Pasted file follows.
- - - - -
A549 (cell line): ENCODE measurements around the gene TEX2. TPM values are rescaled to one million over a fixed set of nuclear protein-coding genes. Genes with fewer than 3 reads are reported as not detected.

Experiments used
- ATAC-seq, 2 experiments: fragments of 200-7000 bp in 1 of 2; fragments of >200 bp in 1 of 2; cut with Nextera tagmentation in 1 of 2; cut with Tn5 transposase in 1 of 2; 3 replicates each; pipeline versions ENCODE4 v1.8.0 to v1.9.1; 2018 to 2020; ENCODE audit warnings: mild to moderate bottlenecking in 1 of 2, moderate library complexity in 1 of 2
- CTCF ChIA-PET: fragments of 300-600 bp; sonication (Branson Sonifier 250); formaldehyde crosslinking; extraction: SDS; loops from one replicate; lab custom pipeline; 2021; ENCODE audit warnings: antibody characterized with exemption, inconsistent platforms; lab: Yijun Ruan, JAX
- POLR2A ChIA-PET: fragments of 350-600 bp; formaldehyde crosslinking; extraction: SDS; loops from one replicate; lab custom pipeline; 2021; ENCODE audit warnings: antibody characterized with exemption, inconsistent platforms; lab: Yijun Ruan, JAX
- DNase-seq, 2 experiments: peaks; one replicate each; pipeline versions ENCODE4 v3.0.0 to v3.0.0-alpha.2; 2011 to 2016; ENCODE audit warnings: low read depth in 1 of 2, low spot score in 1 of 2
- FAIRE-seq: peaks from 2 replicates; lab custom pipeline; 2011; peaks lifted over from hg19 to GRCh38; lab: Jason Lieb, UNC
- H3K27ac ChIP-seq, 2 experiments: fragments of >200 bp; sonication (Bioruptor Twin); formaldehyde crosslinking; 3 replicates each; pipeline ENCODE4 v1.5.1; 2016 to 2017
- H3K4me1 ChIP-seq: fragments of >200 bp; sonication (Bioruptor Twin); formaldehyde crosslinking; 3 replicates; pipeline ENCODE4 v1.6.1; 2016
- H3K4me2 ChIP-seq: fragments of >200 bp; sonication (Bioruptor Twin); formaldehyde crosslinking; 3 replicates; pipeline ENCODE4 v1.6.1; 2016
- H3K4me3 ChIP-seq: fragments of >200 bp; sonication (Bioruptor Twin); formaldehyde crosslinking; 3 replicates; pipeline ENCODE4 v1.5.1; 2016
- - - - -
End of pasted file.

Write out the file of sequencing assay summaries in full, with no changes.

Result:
A549 (cell line): ENCODE measurements around the gene TEX2. TPM values are rescaled to one million over a fixed set of nuclear protein-coding genes. Genes with fewer than 3 reads are reported as not detected.

Experiments used
- ATAC-seq, 2 experiments: fragments of 200-7000 bp in 1 of 2; fragments of >200 bp in 1 of 2; cut with Nextera tagmentation in 1 of 2; cut with Tn5 transposase in 1 of 2; 3 replicates each; pipeline versions ENCODE4 v1.8.0 to v1.9.1; 2018 to 2020; ENCODE audit warnings: mild to moderate bottlenecking in 1 of 2, moderate library complexity in 1 of 2
- CTCF ChIA-PET: fragments of 300-600 bp; sonication (Branson Sonifier 250); formaldehyde crosslinking; extraction: SDS; loops from one replicate; lab custom pipeline; 2021; ENCODE audit warnings: antibody characterized with exemption, inconsistent platforms; lab: Yijun Ruan, JAX
- POLR2A ChIA-PET: fragments of 350-600 bp; formaldehyde crosslinking; extraction: SDS; loops from one replicate; lab custom pipeline; 2021; ENCODE audit warnings: antibody characterized with exemption, inconsistent platforms; lab: Yijun Ruan, JAX
- DNase-seq, 2 experiments: peaks; one replicate each; pipeline versions ENCODE4 v3.0.0 to v3.0.0-alpha.2; 2011 to 2016; ENCODE audit warnings: low read depth in 1 of 2, low spot score in 1 of 2
- FAIRE-seq: peaks from 2 replicates; lab custom pipeline; 2011; peaks lifted over from hg19 to GRCh38; lab: Jason Lieb, UNC
- H3K27ac ChIP-seq, 2 experiments: fragments of >200 bp; sonication (Bioruptor Twin); formaldehyde crosslinking; 3 replicates each; pipeline ENCODE4 v1.5.1; 2016 to 2017
- H3K4me1 ChIP-seq: fragments of >200 bp; sonication (Bioruptor Twin); formaldehyde crosslinking; 3 replicates; pipeline ENCODE4 v1.6.1; 2016
- H3K4me2 ChIP-seq: fragments of >200 bp; sonication (Bioruptor Twin); formaldehyde crosslinking; 3 replicates; pipeline ENCODE4 v1.6.1; 2016
- H3K4me3 ChIP-seq: fragments of >200 bp; sonication (Bioruptor Twin); formaldehyde crosslinking; 3 replicates; pipeline ENCODE4 v1.5.1; 2016